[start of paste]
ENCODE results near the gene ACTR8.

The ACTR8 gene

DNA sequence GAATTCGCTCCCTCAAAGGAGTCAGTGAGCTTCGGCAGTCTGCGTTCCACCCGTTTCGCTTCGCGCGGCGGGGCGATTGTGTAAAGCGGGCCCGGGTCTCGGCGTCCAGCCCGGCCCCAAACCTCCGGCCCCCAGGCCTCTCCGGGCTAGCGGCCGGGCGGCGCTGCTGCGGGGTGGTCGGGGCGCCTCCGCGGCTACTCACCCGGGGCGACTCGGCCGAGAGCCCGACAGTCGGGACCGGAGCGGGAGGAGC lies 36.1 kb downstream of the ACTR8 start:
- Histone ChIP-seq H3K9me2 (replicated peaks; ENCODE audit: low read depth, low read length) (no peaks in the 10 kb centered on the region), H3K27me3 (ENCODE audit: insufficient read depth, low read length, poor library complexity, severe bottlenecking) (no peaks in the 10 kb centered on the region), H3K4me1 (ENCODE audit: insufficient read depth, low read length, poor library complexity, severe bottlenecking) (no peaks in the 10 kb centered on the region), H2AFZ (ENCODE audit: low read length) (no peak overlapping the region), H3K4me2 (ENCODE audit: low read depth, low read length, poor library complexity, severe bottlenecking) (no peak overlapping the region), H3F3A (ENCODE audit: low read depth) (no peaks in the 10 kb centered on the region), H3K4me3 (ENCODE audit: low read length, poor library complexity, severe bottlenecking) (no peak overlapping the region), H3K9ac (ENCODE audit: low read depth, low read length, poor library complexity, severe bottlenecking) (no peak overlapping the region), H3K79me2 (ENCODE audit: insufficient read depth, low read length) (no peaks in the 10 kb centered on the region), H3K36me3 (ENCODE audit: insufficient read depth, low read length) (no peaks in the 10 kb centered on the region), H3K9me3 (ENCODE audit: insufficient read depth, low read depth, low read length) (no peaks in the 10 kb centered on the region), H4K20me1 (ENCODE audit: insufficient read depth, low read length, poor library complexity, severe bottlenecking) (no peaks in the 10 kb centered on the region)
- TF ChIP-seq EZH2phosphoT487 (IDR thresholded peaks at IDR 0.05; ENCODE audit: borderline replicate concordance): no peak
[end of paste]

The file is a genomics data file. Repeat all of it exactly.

ENCODE results near the gene ACTR8.

The ACTR8 gene

DNA sequence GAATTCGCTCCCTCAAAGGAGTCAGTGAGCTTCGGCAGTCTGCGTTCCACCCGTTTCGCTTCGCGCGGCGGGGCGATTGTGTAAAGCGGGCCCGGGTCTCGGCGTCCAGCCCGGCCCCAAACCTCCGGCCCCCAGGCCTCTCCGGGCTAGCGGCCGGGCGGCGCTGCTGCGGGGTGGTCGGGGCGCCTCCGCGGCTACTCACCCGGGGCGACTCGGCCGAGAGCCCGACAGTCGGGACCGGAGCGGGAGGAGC lies 36.1 kb downstream of the ACTR8 start:
- Histone ChIP-seq H3K9me2 (replicated peaks; ENCODE audit: low read depth, low read length) (no peaks in the 10 kb centered on the region), H3K27me3 (ENCODE audit: insufficient read depth, low read length, poor library complexity, severe bottlenecking) (no peaks in the 10 kb centered on the region), H3K4me1 (ENCODE audit: insufficient read depth, low read length, poor library complexity, severe bottlenecking) (no peaks in the 10 kb centered on the region), H2AFZ (ENCODE audit: low read length) (no peak overlapping the region), H3K4me2 (ENCODE audit: low read depth, low read length, poor library complexity, severe bottlenecking) (no peak overlapping the region), H3F3A (ENCODE audit: low read depth) (no peaks in the 10 kb centered on the region), H3K4me3 (ENCODE audit: low read length, poor library complexity, severe bottlenecking) (no peak overlapping the region), H3K9ac (ENCODE audit: low read depth, low read length, poor library complexity, severe bottlenecking) (no peak overlapping the region), H3K79me2 (ENCODE audit: insufficient read depth, low read length) (no peaks in the 10 kb centered on the region), H3K36me3 (ENCODE audit: insufficient read depth, low read length) (no peaks in the 10 kb centered on the region), H3K9me3 (ENCODE audit: insufficient read depth, low read depth, low read length) (no peaks in the 10 kb centered on the region), H4K20me1 (ENCODE audit: insufficient read depth, low read length, poor library complexity, severe bottlenecking) (no peaks in the 10 kb centered on the region)
- TF ChIP-seq EZH2phosphoT487 (IDR thresholded peaks at IDR 0.05; ENCODE audit: borderline replicate concordance): no peak